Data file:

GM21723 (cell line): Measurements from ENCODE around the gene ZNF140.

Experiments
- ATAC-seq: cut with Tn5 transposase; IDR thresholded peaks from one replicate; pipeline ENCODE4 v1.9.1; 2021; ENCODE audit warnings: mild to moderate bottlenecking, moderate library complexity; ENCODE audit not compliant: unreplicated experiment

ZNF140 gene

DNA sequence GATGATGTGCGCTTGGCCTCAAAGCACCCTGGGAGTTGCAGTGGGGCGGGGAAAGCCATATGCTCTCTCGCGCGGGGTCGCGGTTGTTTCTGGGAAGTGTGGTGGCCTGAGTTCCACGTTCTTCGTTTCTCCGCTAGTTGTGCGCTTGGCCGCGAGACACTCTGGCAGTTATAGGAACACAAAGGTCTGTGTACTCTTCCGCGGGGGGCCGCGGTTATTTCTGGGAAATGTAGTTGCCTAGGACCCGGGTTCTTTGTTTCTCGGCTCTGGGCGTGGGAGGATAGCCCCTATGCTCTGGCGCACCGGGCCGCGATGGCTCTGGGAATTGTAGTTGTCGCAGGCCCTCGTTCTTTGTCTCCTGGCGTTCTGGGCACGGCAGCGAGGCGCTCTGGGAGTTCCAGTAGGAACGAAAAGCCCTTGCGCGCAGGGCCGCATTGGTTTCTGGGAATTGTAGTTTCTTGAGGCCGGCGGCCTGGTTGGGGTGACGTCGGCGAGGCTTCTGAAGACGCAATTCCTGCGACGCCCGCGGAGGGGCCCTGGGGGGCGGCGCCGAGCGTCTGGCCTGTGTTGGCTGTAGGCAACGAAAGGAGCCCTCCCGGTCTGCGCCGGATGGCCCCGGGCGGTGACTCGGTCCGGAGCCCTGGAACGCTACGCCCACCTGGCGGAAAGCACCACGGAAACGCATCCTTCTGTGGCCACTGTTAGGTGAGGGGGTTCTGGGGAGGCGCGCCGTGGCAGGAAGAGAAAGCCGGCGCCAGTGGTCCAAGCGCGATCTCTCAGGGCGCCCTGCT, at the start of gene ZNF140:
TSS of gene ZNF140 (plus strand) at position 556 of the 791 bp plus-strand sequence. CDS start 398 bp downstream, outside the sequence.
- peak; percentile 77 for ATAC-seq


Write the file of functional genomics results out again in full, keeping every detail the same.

GM21723 (cell line): Measurements from ENCODE around the gene ZNF140.

Experiments
- ATAC-seq: cut with Tn5 transposase; IDR thresholded peaks from one replicate; pipeline ENCODE4 v1.9.1; 2021; ENCODE audit warnings: mild to moderate bottlenecking, moderate library complexity; ENCODE audit not compliant: unreplicated experiment

ZNF140 gene

DNA sequence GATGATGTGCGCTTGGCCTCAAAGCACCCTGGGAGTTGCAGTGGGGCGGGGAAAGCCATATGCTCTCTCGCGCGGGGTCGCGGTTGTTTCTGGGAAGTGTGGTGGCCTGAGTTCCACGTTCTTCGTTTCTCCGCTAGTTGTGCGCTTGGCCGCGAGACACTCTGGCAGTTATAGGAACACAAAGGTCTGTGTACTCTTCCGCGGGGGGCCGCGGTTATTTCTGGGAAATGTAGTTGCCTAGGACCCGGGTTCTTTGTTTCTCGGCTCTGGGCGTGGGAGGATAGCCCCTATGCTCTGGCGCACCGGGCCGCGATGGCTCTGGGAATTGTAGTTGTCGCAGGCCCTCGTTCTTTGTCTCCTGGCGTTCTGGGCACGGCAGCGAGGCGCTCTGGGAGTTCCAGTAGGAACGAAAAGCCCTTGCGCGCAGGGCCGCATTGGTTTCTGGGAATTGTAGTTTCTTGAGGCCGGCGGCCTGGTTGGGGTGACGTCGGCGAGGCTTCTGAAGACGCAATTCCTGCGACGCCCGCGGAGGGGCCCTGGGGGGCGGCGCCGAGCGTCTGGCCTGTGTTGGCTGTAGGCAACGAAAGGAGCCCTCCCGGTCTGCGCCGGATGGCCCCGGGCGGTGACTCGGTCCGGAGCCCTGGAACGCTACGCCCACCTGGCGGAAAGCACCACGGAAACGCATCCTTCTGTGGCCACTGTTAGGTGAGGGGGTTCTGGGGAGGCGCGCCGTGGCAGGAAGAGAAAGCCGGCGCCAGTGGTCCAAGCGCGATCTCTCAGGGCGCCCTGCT, at the start of gene ZNF140:
TSS of gene ZNF140 (plus strand) at position 556 of the 791 bp plus-strand sequence. CDS start 398 bp downstream, outside the sequence.
- peak; percentile 77 for ATAC-seq